Chile remains Latin Americas fifth largest economy, and continues to benefit from the regions strongest macroeconomic fundamentals, with an attractive investment climate, a high level of transparency, and strong fiscal discipline. Chiles open economy and trade agreements have resulted in a steady rise in foreign trade such that this remains one of the regions major recipients of foreign investment.
The earthquake which struck Chile in February 2010 caused widespread destruction across central regions, leaving the new President, elected in March, with a mighty reconstruction task. While the humanitarian impact was of course significant, from an economic perspective Chiles strong public finances have allowed it to overcome the disaster, with the countrys rapid response and contingency planning confirming its status as one of the regions most sophisticated economies. Overall, it is expected that reconstruction costs will be around US$ 8 billion, funded initially from the countrys substantial reserves, built on Chiles mineral wealth and years of strong copper prices.
As well as the construction industry, the retail and material sectors will profit from the reconstruction efforts, with renewable energy development and IT also promising good growth prospects. The Chilean mining sector suffered only minor damage and disruption from the earthquake, as the copper belt is located in the north of the country which was relatively unaffected. Chile continues to be the worlds largest producer of copper, molybdenum and natural nitrates, with its copper reserves estimated at around 38% of total world reserves. 27% of foreign investment is concentrated in the mining sector, equivalent to an investment of around US$ 50 billion. From January to May 2010, copper prices rose 9.4% year-on-year, returning to pre-financial crisis levels, driven by signs of a global recovery and demand from China. Growth in copper production in Chile is estimated to reach around 2.4% in 2011.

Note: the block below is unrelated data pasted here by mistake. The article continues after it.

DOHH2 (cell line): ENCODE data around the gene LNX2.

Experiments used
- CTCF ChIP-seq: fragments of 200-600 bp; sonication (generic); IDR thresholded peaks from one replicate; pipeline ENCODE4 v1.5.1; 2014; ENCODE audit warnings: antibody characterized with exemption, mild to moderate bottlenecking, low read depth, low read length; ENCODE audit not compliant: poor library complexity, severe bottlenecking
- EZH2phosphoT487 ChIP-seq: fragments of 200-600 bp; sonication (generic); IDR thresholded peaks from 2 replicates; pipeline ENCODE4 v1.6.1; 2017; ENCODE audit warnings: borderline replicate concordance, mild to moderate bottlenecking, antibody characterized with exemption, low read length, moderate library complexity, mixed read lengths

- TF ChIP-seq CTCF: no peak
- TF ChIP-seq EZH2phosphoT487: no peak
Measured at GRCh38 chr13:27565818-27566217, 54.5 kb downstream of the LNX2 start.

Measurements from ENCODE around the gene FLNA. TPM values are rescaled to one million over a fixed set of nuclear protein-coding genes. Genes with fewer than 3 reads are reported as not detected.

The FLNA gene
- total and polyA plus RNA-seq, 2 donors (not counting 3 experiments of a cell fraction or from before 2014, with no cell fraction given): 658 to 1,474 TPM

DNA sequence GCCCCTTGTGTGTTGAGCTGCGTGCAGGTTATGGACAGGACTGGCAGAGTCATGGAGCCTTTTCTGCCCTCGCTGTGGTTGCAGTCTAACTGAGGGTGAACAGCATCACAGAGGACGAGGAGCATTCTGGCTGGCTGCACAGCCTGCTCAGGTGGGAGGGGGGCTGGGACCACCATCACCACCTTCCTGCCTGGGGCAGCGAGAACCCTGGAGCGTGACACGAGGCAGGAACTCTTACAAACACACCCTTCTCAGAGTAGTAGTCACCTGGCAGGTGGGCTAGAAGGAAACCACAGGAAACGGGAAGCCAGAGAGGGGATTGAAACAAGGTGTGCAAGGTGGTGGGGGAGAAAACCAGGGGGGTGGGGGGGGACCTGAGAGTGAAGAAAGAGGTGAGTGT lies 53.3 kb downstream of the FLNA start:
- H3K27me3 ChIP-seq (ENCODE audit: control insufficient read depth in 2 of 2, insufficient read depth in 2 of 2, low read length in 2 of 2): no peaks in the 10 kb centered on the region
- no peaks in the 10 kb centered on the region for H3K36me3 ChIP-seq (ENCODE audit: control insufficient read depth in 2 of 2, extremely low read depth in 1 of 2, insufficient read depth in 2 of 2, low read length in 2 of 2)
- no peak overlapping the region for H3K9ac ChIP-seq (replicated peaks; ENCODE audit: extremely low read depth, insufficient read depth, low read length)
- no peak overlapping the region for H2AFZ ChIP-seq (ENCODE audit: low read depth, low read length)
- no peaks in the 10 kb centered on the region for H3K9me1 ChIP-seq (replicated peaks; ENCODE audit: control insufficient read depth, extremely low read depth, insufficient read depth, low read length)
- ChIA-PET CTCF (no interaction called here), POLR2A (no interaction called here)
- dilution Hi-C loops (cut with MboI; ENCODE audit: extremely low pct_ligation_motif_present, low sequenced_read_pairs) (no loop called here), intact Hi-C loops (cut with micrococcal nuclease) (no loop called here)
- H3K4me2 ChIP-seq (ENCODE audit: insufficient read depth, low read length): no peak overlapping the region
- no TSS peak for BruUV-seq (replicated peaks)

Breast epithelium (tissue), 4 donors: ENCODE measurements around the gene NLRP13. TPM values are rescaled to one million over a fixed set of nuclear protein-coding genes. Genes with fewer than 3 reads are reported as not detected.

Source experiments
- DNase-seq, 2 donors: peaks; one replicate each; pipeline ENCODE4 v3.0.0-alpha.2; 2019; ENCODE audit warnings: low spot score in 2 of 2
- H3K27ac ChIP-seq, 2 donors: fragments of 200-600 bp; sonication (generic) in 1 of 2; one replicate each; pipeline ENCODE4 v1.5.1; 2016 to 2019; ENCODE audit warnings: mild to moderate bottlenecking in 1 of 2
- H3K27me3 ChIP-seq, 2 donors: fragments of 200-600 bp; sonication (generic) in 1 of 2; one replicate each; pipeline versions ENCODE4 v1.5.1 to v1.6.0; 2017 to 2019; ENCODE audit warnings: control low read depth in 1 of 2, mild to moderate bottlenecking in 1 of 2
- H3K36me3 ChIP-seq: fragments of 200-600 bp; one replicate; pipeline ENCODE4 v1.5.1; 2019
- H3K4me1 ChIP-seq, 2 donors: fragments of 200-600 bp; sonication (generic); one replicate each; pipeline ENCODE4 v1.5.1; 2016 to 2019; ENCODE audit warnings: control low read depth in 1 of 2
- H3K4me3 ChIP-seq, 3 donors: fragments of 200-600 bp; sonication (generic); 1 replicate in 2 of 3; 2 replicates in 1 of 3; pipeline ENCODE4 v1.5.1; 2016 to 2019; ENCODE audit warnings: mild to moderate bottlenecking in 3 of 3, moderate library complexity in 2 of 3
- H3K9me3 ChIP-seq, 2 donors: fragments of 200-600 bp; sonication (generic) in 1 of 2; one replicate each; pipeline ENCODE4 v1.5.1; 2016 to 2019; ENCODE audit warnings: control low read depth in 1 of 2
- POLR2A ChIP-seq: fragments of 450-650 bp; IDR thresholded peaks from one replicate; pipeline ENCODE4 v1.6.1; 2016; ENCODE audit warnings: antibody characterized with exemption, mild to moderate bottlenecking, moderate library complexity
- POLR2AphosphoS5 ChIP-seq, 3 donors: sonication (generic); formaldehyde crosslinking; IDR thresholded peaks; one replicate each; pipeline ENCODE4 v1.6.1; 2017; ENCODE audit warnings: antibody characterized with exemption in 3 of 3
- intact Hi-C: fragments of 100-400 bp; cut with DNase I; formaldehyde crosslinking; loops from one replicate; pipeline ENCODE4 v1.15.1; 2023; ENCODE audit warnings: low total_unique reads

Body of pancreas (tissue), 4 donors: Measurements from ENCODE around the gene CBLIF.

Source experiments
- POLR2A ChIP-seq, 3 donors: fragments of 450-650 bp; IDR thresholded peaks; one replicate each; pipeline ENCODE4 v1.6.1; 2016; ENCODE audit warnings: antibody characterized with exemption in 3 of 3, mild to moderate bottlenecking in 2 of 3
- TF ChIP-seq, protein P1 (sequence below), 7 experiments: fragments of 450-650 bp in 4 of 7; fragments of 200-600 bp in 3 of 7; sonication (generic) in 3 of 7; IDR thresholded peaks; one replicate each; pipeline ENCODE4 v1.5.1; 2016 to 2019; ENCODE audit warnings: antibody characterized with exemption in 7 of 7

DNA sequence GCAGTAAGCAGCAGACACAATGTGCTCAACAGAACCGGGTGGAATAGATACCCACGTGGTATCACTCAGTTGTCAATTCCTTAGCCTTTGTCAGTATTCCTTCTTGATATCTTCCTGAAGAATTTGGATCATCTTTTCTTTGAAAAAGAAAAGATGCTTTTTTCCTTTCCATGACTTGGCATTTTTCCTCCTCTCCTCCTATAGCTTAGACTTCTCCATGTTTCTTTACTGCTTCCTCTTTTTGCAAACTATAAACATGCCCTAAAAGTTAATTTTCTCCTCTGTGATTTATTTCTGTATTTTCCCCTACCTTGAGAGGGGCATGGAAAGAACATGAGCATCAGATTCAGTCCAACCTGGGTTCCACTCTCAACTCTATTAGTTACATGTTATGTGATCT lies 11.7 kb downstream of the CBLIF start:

Chile will remain a leading economy in South America
While the impact of the earthquake is expected to have slowed the economy in the first half of this year, it should not derail overall 2010 economic growth, and the solid macroeconomic fundamentals will remain in place. GDP is forecast by the IMF to grow 5.0% this year and 6.0% in 2011. Strengthened domestic demand and a market friendly government will keep Chile at the top of the regions economic rankings.
Chile still faces problems of deeply rooted social inequality and a challenging external economic environment. However, its expected that will continue to follow a moderate political course to counter these problems a course that has so far proved to be successful. The short term focus will be on the task of reconstruction and, while much of the initial funding will come from the government, it will also be keen to encourage as much private investment as possible. Private and overseas investment, especially in the mining and construction sectors, is expected to help fund the reconstruction effort and reduce the governments financial burden.
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